EnclaveForum.net: Buick Enclave Online Community banner

1 - 4 of 4 Posts

·
Registered
Joined
·
2 Posts
Discussion Starter #1 (Edited)
So, my mom has a Buick Enclave 2012. The service battery charging system code popped up. She got a new battery, and it seemed okay but then the message popped up again and then disappeared and then popped up again later. After test driving the battery saver came on so we went home. So when that didn’t fix it, we had my uncle try to come and see what’s wrong with it. He used his code reader and such and then we put in a new alternator. It seemed to have fixed the issue but this morning my mom had to go run some errands and then the service battery charging system code is back. Does anyone know what could possibly be the issue? Thanks in advance.
 

·
Registered
Joined
·
26 Posts
The best way to check your charging system is with a digital multi meter (<$30 @walmart/homedepot). If you're unsure of how to use one youtube is a great resource. Basically you'll need to recheck all the connections, both at the battery and the new alternator. Make sure everything is clean and tight. With the car sitting in your driveway not running on a new battery you should see 12.6-12.8v. Anything below 12.2 and your car won't start the first frosty morning this fall. With the car running and a new alternator installed you should see 13.8-14.4 v. Both measurements taken at the battery terminals.

If the battery when you first check it is less then 12.5, then the new alternator you installed needs to be checked. If with the car running you have less than 13.5 on the battery, check the bolt on back of the alternator where the battery cable connects. You can do this by just moving the red lead of the multi meter from the + battery terminal to the alternator bolt. If you are now reading 14v +- then you will need to double check the cable from that bolt to the battery terminal. It's either loose, corroded are a bad cable that needs replacement. If you still get 13.5v or less regardless of where you're checking than you'll need to cash in on the lifetime replacement of the "new" alternator you just installed.

These "new" alternators/starters/etc from parts stores are rebuilds and some of the rebuilders use cheap chinese junk parts that sometimes don't even last long enough to get the item out of the box. I had to replace a starter 3 times once till I finally gave up and bought a real "new" one.

Or you can have the charging system tested at autozone/napa/carquest hopefully the new employee that does the test knows what he/she is doing.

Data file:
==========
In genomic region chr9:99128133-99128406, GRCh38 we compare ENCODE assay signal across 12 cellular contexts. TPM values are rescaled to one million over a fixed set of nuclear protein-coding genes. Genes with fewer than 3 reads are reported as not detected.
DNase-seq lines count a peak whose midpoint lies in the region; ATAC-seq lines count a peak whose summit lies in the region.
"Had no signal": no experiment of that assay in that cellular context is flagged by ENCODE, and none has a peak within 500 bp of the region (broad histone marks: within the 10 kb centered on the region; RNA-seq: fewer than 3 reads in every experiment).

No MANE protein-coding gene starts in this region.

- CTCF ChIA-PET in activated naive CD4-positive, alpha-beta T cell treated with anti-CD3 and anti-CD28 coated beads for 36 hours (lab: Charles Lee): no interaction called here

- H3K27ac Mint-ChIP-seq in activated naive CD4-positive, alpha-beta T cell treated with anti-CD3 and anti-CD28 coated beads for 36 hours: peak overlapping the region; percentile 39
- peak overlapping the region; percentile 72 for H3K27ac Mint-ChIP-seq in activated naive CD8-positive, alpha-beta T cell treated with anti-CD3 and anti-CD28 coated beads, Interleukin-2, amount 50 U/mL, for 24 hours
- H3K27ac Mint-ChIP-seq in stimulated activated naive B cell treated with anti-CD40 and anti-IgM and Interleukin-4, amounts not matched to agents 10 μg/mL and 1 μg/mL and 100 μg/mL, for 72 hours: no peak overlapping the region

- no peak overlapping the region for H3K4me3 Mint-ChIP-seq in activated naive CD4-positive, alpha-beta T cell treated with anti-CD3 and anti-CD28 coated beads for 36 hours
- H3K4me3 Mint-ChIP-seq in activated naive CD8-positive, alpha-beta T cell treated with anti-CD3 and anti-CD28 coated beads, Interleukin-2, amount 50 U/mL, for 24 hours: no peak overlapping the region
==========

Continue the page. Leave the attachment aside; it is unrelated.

·
Registered
Joined
·
2 Posts
Discussion Starter #3
The best way to check your charging system is with a digital multi meter (<$30 @walmart/homedepot). If you're unsure of how to use one youtube is a great resource. Basically you'll need to recheck all the connections, both at the battery and the new alternator. Make sure everything is clean and tight. With the car sitting in your driveway not running on a new battery you should see 12.6-12.8v. Anything below 12.2 and your car won't start the first frosty morning this fall. With the car running and a new alternator installed you should see 13.8-14.4 v. Both measurements taken at the battery terminals.

If the battery when you first check it is less then 12.5, then the new alternator you installed needs to be checked. If with the car running you have less than 13.5 on the battery, check the bolt on back of the alternator where the battery cable connects. You can do this by just moving the red lead of the multi meter from the + battery terminal to the alternator bolt. If you are now reading 14v +- then you will need to double check the cable from that bolt to the battery terminal. It's either loose, corroded are a bad cable that needs replacement. If you still get 13.5v or less regardless of where you're checking than you'll need to cash in on the lifetime replacement of the "new" alternator you just installed.

These "new" alternators/starters/etc from parts stores are rebuilds and some of the rebuilders use cheap chinese junk parts that sometimes don't even last long enough to get the item out of the box. I had to replace a starter 3 times once till I finally gave up and bought a real "new" one.

Or you can have the charging system tested at autozone/napa/carquest hopefully the new employee that does the test knows what he/she is doing.
We got a refund on our alternator and a different and new one. Fixed it all up again, and it seems to be doing alright now! It got up to 14+v for the first test drive, and my dad is doing another one currently — so hopefully it is good. Thank you for the advice I really appreciate it, and it helped a lot!
 
1 - 4 of 4 Posts
Top